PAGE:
Decided: June 30, 1964.
ANNA PATRON FIGUEROA, ET AL., PLAINTIFFS,
HELEN PUTER, DEFENDANT AND THIRD-PARTY PLAINTIFF-APPELLANT, V. ALLSTATE INSURANCE COMPANY, THIRD-PARTY DEFENDANT-RESPONDENT
Conford, Freund and Sullivan. The opinion of the court was delivered by Conford, S.j.a.d.
[84 NJSuper Page 351] This was initially a suit by a tenant against her landlord in which the latter was charged with negligence in the repair and maintenance of a stairway located in the premises (a house) leased by the tenant and her husband. It was alleged that by reason of such negligence the tenant fell on the stairway, resulting in the injuries complained of.
[84 NJSuper Page 352]
The instant appeal involves a third-party complaint for indemnity filed by the defendant landlord against the Allstate Insurance Company, which had issued to her a policy, in effect at the time of the accident, covering the landlord's liability on the claim. A separate trial of the third-party complaint in advance of trial of the main action resulted in a judgment of dismissal with prejudice, the trial court, sitting without a jury, finding that the landlord had failed to provide the company with timely notice of the accident under the following provision of the policy:
"9. Notice of Accident: When an accident occurs written notice shall be given by or on behalf of the insured to the company or any of its authorized agents as soon as practicable. Such notice shall contain particulars sufficient to identify the insured and also reasonably obtainable information respecting the time, place and circumstances of the accident, the names and addresses of the injured and of available witnesses." (Emphasis added)
The landlord appeals from the judgment entered for Allstate on this finding. She is an Austrian-born woman who lived in the Bronx, New York, at the time of the events giving rise to this litigation. The lack of clarity in the factual record presented to this court may de due, in part, to her difficulty with the English language.
The house in question is in Carteret. On January 21, 1961 the tenant fell down a stairway inside the house, sustaining injuries which required her to be hospitalized. The record does not establish the exact date when the landlord first heard of the accident. The trial court found that she had knowledge of the incident "within the first half of the month of February 1961," the exact date being "not clear." Plaintiff's testimony in this respect is quite confused. At various times she stated that she first learned of the fall on January 21, February 1 and February 15. It is evident, however, that whenever she did first acquire knowledge of the accident, she did not at that time notify Allstate. It is also clear that the tenant did not during this period indicate her intention to make a claim or request the landlord to pay the medical bills.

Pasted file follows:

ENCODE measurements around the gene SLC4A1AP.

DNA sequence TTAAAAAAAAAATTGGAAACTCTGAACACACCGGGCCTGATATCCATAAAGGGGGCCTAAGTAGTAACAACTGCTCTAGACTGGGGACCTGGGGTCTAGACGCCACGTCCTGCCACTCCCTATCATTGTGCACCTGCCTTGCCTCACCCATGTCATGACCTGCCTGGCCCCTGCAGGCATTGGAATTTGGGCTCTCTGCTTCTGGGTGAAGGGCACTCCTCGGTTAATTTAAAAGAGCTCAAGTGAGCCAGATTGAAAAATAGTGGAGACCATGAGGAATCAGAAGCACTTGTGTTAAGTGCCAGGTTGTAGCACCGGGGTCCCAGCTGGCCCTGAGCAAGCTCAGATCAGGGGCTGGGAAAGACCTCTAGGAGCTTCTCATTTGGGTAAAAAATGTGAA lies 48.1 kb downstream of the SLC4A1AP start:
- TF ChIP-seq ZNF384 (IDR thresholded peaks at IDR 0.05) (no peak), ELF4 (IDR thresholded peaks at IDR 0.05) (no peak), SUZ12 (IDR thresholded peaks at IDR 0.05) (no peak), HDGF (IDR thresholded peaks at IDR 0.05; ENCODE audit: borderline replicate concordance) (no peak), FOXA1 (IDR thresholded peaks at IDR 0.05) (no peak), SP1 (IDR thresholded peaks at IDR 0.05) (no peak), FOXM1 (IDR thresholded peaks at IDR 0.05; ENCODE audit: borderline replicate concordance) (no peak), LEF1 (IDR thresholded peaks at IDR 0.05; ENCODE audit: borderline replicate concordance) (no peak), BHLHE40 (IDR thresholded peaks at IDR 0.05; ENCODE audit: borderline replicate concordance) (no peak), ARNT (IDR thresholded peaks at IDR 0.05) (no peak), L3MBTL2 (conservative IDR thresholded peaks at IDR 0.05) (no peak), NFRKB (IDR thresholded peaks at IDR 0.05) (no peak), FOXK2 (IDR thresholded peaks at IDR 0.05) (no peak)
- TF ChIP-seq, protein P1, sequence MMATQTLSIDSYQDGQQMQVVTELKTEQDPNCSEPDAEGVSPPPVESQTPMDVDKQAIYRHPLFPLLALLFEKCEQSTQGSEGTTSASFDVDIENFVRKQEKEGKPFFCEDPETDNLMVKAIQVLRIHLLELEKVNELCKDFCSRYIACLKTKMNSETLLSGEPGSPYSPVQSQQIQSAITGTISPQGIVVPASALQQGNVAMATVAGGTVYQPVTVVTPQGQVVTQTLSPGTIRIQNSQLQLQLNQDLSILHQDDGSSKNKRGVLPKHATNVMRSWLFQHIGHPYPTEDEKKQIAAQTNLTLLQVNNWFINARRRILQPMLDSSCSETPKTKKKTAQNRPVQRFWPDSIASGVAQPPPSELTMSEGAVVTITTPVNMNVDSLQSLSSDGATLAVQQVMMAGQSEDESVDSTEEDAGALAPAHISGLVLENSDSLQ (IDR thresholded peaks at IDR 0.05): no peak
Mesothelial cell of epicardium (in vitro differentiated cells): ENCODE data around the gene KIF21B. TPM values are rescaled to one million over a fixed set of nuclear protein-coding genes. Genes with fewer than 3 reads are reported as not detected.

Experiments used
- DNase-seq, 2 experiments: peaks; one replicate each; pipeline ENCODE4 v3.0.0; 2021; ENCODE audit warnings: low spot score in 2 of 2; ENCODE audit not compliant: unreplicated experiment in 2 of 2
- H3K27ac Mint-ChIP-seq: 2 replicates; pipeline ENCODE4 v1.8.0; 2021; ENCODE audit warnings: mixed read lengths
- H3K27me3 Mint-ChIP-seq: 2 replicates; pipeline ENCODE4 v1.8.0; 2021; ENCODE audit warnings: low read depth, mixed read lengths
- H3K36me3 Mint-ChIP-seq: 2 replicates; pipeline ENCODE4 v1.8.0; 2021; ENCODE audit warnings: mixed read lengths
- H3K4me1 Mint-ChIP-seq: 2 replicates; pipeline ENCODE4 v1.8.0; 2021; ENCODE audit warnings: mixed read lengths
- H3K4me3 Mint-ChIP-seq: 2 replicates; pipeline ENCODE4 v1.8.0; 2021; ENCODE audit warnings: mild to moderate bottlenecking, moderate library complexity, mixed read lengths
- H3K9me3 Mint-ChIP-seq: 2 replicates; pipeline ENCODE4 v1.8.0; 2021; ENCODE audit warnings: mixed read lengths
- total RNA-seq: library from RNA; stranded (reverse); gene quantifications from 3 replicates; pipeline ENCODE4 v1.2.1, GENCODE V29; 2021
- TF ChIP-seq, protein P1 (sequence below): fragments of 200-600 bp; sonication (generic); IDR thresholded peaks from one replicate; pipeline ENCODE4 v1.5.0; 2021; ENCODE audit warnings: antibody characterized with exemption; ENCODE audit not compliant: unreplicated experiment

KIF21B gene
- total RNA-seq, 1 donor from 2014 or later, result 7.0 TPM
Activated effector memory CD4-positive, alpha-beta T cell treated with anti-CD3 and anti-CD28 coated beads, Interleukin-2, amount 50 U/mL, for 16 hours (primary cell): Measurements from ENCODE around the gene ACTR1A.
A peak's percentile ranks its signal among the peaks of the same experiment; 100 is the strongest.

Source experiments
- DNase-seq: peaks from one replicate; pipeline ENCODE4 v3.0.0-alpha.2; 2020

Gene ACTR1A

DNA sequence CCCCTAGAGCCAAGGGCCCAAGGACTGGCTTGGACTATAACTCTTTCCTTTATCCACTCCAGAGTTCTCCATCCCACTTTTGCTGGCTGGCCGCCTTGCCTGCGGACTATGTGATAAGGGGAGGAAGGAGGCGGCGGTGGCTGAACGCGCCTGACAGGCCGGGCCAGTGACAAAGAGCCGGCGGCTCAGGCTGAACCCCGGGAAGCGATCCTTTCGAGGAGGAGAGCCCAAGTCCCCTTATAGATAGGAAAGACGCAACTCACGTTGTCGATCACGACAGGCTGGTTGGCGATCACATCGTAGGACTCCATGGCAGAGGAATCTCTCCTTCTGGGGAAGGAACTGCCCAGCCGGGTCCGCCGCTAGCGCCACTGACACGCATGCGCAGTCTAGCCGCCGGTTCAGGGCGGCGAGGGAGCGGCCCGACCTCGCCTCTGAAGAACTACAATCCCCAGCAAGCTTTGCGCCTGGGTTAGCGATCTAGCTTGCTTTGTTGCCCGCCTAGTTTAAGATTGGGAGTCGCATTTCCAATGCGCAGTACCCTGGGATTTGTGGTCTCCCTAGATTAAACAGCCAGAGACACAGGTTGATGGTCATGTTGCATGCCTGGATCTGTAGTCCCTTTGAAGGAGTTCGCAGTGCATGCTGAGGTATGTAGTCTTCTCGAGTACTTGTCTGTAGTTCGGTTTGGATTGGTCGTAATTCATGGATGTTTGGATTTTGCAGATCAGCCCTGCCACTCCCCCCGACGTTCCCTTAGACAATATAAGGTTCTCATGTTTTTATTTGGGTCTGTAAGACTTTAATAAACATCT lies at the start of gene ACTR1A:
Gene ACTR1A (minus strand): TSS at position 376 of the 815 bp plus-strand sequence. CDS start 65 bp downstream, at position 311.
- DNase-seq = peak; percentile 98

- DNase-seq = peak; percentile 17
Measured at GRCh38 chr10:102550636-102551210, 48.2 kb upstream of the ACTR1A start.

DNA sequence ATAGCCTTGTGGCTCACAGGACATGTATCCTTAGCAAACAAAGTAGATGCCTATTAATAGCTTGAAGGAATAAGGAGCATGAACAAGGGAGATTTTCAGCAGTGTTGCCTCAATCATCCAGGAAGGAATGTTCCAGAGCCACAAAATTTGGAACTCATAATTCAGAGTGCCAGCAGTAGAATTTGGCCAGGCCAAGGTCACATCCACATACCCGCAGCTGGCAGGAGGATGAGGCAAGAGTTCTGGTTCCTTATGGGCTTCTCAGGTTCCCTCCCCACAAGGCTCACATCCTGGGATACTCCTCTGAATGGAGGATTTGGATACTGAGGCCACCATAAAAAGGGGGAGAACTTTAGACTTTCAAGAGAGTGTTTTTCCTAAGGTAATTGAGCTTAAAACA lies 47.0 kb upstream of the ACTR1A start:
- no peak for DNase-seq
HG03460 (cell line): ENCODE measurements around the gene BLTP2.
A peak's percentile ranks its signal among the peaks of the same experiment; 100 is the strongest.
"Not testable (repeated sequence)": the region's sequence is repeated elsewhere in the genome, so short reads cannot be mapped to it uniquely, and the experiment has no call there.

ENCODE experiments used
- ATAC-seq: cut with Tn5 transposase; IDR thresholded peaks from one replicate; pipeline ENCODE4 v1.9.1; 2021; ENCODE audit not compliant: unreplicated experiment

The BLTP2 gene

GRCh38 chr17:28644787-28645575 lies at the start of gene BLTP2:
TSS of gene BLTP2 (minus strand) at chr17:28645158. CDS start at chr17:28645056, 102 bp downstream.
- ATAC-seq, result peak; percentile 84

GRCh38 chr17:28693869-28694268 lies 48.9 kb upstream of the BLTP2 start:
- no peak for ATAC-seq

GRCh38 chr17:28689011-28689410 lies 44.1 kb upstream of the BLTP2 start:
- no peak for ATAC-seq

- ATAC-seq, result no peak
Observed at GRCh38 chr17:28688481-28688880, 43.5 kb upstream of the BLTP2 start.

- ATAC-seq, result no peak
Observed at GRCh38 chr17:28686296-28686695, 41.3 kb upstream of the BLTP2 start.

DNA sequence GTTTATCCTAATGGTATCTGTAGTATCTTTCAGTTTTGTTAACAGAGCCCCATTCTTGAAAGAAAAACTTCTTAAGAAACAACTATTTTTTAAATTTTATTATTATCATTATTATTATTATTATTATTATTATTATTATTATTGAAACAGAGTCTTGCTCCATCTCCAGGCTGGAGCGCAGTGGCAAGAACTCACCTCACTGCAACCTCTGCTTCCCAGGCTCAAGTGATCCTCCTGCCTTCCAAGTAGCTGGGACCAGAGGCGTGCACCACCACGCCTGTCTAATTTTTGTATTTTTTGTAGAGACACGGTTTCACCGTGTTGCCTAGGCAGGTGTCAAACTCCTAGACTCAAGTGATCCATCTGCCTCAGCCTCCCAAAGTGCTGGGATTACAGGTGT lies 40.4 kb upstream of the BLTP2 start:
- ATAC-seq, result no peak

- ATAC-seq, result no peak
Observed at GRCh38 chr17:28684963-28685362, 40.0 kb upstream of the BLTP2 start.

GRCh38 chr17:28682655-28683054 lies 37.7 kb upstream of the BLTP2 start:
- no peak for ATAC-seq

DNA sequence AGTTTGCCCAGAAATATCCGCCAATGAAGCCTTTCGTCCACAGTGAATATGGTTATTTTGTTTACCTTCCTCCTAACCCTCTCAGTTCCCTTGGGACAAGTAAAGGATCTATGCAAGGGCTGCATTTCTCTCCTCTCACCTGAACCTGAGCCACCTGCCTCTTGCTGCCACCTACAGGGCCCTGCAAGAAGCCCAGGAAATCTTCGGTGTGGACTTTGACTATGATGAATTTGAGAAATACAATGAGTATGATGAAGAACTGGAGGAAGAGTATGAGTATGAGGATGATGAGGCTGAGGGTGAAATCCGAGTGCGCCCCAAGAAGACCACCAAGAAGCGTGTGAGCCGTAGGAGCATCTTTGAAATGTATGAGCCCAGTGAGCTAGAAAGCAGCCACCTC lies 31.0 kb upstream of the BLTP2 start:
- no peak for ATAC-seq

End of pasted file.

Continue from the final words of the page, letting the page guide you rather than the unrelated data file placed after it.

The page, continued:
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Counsel for third-party plaintiff makes some effort to demonstrate she originally understood the accident to be the result of the tenant's illness. However, we find the evidence insufficient to support such an inference.
In the first week of March 1961 the landlord received a letter from the tenant's attorney about the accident, requesting the name of her insurance company. She testified, but not very clearly, that within a week after receiving this letter she delivered it to the Allstate agent in Perth Amboy from whom she had purchased the policy. The Allstate representative told her that he would "take care of it." The company denied that it received notice at that time. Its file indicated that it first learned of the accident by way of a letter from the tenant's attorney dated April 5, 1961. A claims file for the case was opened on April 10, and on April 19 the company dispatched an investigator to secure from the landlord a statement of her reasons for failing to report the accident. Allstate disclaimed liability by letter to the landlord of June 7, 1961.
In its letter-opinion deciding the case, the trial court was "of the opinion that under all the facts and circumstances herein set forth, the [landlord] failed to give timely notice as provided for in said contract of insurance * * *." As will appear, more specific findings and determinations will have to be made by the trial court before this case can be properly reviewed.